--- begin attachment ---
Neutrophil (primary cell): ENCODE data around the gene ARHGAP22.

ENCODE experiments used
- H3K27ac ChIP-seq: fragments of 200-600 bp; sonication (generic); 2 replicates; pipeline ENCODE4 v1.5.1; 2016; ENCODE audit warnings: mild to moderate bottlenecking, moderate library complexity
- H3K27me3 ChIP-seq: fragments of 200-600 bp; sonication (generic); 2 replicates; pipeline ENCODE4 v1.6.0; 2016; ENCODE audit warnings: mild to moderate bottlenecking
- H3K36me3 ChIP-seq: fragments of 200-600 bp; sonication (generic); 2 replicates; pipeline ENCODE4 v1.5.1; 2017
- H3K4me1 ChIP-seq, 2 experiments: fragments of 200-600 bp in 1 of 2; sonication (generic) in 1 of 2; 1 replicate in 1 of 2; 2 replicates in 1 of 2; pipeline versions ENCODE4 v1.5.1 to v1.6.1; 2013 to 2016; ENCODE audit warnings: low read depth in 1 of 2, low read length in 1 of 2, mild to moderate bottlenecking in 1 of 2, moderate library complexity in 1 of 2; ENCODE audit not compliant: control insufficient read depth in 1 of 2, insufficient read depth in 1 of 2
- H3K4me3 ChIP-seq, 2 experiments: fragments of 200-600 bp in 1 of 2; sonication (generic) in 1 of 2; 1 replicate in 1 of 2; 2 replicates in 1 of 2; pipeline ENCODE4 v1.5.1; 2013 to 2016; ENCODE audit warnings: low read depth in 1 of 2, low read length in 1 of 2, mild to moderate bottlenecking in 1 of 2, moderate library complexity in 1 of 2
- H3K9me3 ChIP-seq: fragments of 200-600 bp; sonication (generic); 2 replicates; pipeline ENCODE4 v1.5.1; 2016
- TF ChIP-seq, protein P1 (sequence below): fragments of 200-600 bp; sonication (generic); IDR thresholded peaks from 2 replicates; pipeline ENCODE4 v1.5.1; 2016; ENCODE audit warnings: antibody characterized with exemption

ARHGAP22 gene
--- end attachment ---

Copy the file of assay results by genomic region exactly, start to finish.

Neutrophil (primary cell): ENCODE data around the gene ARHGAP22.

ENCODE experiments used
- H3K27ac ChIP-seq: fragments of 200-600 bp; sonication (generic); 2 replicates; pipeline ENCODE4 v1.5.1; 2016; ENCODE audit warnings: mild to moderate bottlenecking, moderate library complexity
- H3K27me3 ChIP-seq: fragments of 200-600 bp; sonication (generic); 2 replicates; pipeline ENCODE4 v1.6.0; 2016; ENCODE audit warnings: mild to moderate bottlenecking
- H3K36me3 ChIP-seq: fragments of 200-600 bp; sonication (generic); 2 replicates; pipeline ENCODE4 v1.5.1; 2017
- H3K4me1 ChIP-seq, 2 experiments: fragments of 200-600 bp in 1 of 2; sonication (generic) in 1 of 2; 1 replicate in 1 of 2; 2 replicates in 1 of 2; pipeline versions ENCODE4 v1.5.1 to v1.6.1; 2013 to 2016; ENCODE audit warnings: low read depth in 1 of 2, low read length in 1 of 2, mild to moderate bottlenecking in 1 of 2, moderate library complexity in 1 of 2; ENCODE audit not compliant: control insufficient read depth in 1 of 2, insufficient read depth in 1 of 2
- H3K4me3 ChIP-seq, 2 experiments: fragments of 200-600 bp in 1 of 2; sonication (generic) in 1 of 2; 1 replicate in 1 of 2; 2 replicates in 1 of 2; pipeline ENCODE4 v1.5.1; 2013 to 2016; ENCODE audit warnings: low read depth in 1 of 2, low read length in 1 of 2, mild to moderate bottlenecking in 1 of 2, moderate library complexity in 1 of 2
- H3K9me3 ChIP-seq: fragments of 200-600 bp; sonication (generic); 2 replicates; pipeline ENCODE4 v1.5.1; 2016
- TF ChIP-seq, protein P1 (sequence below): fragments of 200-600 bp; sonication (generic); IDR thresholded peaks from 2 replicates; pipeline ENCODE4 v1.5.1; 2016; ENCODE audit warnings: antibody characterized with exemption

ARHGAP22 gene